What follows is the first installment of a guest post by my son, Matt, who managed to find a first post-college job, after years of effort in the worst US economy since the 1930s. Read what lessons he learned that can help you.
I graduated from the University of Minnesota in December of 2007 amidst the beginning of the Great Recession. My student job in administration for the department of architecture ended as I was handed a diploma. I had quit my previous coffee shop job prior to receiving the student job a year and a half earlier. Job prospects looked quite dim – my recent degree in landscape architecture seemed useless as most design firms were struggling to find work, which equated to employee layoffs and dwindling landscape architecture staff. More often than not it seemed that landscape architecture was seen (in both the academic realm and the business realm) as after thoughts – akin to the unwanted stepchild of the more prestigious architecture profession. During an economic downturn this became even more apparent; money was lacking for new building developments and was thus next to non-existent for landscape projects.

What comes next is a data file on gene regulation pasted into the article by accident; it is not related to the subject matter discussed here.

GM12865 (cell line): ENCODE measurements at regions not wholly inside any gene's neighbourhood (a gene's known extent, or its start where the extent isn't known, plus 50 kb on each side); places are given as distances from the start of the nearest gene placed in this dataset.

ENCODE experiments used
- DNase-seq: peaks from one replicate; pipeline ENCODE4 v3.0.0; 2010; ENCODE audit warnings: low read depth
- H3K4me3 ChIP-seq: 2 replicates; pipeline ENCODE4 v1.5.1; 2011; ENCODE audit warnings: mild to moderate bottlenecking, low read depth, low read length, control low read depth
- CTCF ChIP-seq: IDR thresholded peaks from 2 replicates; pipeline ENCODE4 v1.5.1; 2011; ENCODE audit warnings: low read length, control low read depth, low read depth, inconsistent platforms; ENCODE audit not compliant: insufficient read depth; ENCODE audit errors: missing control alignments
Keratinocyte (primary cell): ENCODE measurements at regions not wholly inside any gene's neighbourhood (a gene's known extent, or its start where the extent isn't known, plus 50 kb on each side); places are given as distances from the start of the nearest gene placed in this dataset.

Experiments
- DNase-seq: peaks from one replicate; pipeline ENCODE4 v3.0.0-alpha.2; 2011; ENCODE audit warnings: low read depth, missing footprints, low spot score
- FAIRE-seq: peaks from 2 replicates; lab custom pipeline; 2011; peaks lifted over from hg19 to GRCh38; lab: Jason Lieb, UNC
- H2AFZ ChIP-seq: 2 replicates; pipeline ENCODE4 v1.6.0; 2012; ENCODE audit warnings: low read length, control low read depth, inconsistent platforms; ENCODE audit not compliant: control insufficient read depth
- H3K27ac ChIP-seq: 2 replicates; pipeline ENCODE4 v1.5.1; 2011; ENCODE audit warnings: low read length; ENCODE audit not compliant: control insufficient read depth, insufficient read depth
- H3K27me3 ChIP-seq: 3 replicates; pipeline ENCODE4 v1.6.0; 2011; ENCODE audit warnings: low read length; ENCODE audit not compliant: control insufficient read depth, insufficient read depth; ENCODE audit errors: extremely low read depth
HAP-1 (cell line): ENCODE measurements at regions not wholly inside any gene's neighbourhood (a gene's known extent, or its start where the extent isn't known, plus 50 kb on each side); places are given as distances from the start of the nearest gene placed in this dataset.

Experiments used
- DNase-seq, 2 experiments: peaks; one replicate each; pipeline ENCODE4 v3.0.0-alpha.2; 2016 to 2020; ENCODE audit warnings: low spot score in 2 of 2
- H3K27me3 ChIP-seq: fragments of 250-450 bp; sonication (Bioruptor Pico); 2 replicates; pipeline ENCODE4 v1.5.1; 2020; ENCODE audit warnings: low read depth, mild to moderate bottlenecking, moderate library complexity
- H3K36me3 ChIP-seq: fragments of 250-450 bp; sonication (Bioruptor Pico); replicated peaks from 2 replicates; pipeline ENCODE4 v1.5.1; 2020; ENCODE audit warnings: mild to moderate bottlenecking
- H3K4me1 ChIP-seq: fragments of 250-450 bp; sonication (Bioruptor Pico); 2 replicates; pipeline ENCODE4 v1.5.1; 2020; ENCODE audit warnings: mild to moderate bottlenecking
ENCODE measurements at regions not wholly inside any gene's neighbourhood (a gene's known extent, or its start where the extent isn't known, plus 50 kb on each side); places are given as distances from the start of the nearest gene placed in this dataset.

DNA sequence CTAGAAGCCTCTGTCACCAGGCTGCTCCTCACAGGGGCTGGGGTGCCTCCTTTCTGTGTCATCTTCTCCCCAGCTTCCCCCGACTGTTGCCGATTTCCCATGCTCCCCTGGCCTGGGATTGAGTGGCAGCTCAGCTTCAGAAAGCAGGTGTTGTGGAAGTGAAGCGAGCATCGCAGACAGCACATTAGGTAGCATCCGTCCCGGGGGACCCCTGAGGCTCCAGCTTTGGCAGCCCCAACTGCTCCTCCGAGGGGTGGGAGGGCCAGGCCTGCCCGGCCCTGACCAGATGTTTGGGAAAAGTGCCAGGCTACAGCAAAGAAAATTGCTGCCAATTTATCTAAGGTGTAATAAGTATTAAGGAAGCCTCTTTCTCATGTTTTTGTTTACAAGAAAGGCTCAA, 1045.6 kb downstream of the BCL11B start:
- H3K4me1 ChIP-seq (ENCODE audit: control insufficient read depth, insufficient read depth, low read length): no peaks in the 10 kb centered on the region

What was I to do? Upon graduation, I began scheduling as many informational interviews as possible with local firms throughout the Twin Cities (note: looking back I now realize I should have started doing this months in advance of graduation). More often than not I received the same message from prospective employers, “we’re looking for someone with a Masters degree and 5+ years of experience”, or, “no positions are available at this time, I’d suggest going back to school”. I’d just endured four and a half grueling years in school and was ready for an academic break, going back immediately for a Masters degree seemed out of the question. I wanted a job and the benefit of experiences that came with it, however, this proved harder than I’d even imagined. In the months that followed graduation, I was only able to land a couple interviews even though I’d sent out many resumes.
After realizing how slim my chances were at landing a job in the design field I rang up the coffee shop where I’d worked years earlier and was offered the job back – making $7.75 an hour as a part-time employee. I had worked the previous summer, before my last semester, for a landscape company as a seasonal laborer and had an offer to return. In Minnesota, because of the five-month long winters, seasonal work lasts from April to October, thus leaving me unemployed for five months a year – hence my return to serving java after graduation.